Get a Natural Scare at Zoo Boo

Black Ghost Fish. Rattlesnakes. Screaming Bats. Stealthy Leopards. At this haunt, the ghouls are actually real.

Tiger Pumpkin photo by Brandi Korte on Flickr


It’s with amusement, and no small degree of exasperation, that the rest of the PM team has noticed my two chief fascinations.

Whenever possible, at any point across the calendar, I will inevitably try to sneak two things in to the magazine: stories about animals, and stories about creepy stuff.

So when I was made aware of an event combining the two, my colleagues began building a barricade.

The Pittsburgh Zoo and PPG Aquarium hosts an ever-expanding annual event called Zoo Boo, an all-ages Halloween fest that goes far beyond the standard cobwebs-and-pumpkins decor typical of themed days. Zoo Boo was established over twenty years ago, mainly as a small trick-or-treating event, but has expanded widely in the last six years. “People go all out for Halloween,” explains Gabby Boldizar, Special Event Manager at the Zoo. “We wanted to expand with the times.”

By the end of the decade, it had become the Zoo’s most highly-attended special event. The main attractions are twin haunted houses; I saw it before completion, but was impressed with the docent staff’s creation, “Traveling Nightmares,” inside the Zoo’s education complex. Sue Weil is a docent and the Chair of the Haunted House Committee at the Zoo; as a former part of the team at The ScareHouse, she knows how to put together an effective haunt. And while it’s appropriate for all ages, the sets are no less imaginative; I saw the early stages of a three-room treatment of the sinking of the Titanic.

“My job is to prepare the kids for the real haunted houses,” Weil says. A noble task — after all, how else can they grow up to become horror-obsessed weirdos like myself? Keep your eyes peeled early in “Traveling Nightmares” for a genuine 100-year-old taxidermied wolf.

Next door to that haunt is another expansive spookhouse, “Gymkhana’s Haunted Hideaway” — it’s no less imaginative, with a huge castle towering above a winding path. Zoo Boo also boasts daily costume contests and Halloween parades, trick-or-treating, underwater pumpkin carving, special Halloween treats for the animals and more.

If you’re a parent, though (or you’re with a kid approaching the teenage years, unimpressed by the all-ages frights,) how do you generate some genuine unease? Well, find some creepy animals, of course. On my visit, I decided to track down the most unsettling beasts and critters currently on display; here are my picks for the Pittsburgh Zoo & PPG Aquarium’s most terrifying residents.

Aquatic Division — Arapaima
The water provides more than ample opportunity for creepy-looking creatures; the Zoo boasts sharks, rays, piranhas and the unsettling jellyfish. So why does the unheralded Arapaima, a South American freshwater fish, take the prize? Well, aside from being a living fossil — to it, the span of human history is but a dreary afternoon — and one of the largest freshwater fish in the world, take a look at the picture below. Yes, this is an animal with Freddy Krueger’s skin on its face. We have a winner. An honorable mention goes to the Black Ghost Knifefish, mainly for being named the Black Ghost Knifefish.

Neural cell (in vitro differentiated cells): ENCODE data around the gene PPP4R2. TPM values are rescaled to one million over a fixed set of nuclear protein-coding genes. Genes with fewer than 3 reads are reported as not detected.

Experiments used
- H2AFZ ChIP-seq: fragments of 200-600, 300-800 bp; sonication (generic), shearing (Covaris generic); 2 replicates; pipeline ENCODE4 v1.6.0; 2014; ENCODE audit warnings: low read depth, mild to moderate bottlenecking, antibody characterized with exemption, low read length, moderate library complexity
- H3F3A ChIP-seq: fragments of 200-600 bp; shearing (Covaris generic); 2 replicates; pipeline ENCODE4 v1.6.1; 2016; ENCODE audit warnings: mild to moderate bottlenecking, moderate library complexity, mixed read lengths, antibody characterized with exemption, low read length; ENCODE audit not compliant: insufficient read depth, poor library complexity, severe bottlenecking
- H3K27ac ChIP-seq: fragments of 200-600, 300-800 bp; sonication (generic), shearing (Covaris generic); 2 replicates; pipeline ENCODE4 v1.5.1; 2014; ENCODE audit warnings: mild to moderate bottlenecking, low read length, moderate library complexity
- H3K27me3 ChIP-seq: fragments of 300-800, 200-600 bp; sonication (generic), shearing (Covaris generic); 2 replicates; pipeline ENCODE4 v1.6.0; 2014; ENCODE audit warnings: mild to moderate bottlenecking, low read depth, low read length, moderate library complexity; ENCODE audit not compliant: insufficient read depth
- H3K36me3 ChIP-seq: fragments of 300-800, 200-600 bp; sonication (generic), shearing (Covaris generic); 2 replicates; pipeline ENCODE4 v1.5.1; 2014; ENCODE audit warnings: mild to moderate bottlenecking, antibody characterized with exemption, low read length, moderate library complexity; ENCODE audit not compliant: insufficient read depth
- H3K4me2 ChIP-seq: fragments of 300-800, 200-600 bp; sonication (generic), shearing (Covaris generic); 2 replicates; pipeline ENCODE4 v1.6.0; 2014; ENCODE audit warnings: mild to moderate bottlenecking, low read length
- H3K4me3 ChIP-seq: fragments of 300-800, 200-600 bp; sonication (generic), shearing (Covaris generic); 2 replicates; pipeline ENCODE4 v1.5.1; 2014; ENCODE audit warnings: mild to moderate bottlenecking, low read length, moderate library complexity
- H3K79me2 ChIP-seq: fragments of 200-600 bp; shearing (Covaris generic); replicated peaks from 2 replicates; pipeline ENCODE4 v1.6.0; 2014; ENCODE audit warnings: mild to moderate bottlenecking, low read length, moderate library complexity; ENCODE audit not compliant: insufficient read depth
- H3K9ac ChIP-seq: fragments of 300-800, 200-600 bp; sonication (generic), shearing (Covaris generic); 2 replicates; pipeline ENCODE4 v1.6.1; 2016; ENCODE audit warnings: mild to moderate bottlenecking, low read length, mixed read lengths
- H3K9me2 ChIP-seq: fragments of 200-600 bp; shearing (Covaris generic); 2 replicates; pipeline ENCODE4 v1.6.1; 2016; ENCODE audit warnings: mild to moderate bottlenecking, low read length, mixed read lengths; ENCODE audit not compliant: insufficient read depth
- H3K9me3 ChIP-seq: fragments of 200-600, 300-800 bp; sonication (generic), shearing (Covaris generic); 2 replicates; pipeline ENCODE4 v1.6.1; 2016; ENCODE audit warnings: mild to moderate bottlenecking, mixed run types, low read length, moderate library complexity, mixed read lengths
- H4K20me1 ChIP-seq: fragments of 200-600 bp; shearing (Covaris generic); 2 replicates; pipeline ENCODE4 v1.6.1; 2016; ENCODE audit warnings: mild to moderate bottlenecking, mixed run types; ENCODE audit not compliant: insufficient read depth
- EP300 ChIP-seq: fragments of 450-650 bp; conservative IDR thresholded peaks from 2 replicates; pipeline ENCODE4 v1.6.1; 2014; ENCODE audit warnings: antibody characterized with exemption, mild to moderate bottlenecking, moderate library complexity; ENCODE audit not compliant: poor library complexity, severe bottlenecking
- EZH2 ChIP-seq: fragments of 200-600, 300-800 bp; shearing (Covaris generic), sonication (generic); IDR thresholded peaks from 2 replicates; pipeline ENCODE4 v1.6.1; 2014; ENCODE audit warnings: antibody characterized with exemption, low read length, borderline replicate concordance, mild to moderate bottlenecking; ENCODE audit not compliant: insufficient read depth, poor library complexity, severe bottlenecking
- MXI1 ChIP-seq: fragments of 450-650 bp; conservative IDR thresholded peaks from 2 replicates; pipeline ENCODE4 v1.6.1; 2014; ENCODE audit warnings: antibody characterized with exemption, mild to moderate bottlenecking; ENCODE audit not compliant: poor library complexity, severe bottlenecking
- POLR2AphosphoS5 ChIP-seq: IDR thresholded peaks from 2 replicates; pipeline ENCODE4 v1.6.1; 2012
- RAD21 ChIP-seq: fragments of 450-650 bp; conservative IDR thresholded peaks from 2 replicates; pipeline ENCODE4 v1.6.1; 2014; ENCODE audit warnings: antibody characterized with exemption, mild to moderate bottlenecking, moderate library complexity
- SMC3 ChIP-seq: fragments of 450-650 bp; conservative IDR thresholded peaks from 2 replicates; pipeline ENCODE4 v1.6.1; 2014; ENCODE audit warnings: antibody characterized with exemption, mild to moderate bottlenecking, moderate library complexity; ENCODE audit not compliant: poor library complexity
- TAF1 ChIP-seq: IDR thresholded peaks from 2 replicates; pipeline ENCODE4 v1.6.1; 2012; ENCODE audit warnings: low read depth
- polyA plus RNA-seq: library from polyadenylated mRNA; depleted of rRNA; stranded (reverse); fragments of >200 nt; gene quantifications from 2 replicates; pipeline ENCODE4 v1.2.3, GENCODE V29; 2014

Flying Division — Bat
Many people miss the Zoo’s bat flyway, in the Kids Kingdom area, but it’s something to see. A cave-like walkthrough brings guests face to horrifying face with dozens, maybe hundreds, of frantic bats, flying back and forth behind a wall of strings that allows the full cacophony of chirps and screams to be clearly heard. Yes, you know that they can’t get to you, but will that stop you from feeling like they’re in your hair? No, not at all. For bonus creepiness, turn around; the bat area also houses a scorpion and a tarantula.

Slithering Division — Timber Rattlesnake
Are all snakes terrifying? Yes, of course. So why does the Timber Rattlesnake take the prize? Read the card: it’s the largest venomous snake found in Pennsylvania. So yeah, this one is behind the glass, but there may be another in your backyard. Don’t worry, though — they don’t attack unless provoked. Accordingly, I’m never mowing my lawn again.

Comically Misshapen Division — Ostrich
Yes, the Ostrich is goofy-looking, but its bizarre shape belies its utter rage. Check YouTube — Ostriches will straight mess you up. And while I was staring at the Zoo’s largest feathered tenant, it waited until no one was around and seriously did an impression of that sucking face Hannibal Lecter gave after “fava beans and a nice Chianti.” I ran.

Feline Division; Creepiest in Show — Amur Leopard
One of the Zoo’s newest attractions, the Amur Leopard is one of the most endangered cats in the world, with very few surviving in the wild. This guy is here as part of an ambitious, international effort to preserve the species; it’s another great project from the Pittsburgh Zoo, and a true treasure for Pittsburgh. So why is he my pick for the creepiest creature in town? This passage, from the display outside his habitat, does it:

“Leopards sneak up to within touching distance of prey without being noticed.”

So when you stop by the Leopard’s home, be wary if you can’t see him right away. Is he hiding in the bushes? Perhaps. Is he up in the trees? Perhaps. But is he right behind you, ready to pounce? You’d never know if he was. And when you walk away, it is because he let you. Later that night, you’ll be home, relaxing, maybe nodding off in front of the TV, and then — a rustling in the closet. Burglars? No. It’s the Amur Leopard. He’s been here the whole time. One visit, and you can never let your guard down again. His unamused eyes are the last thing you see.

(1 Wild Place, Highland Park; Oct 20-21, 27-28, 11 a.m.-4 p.m.; included with zoo admission; info at

Categories: After Dark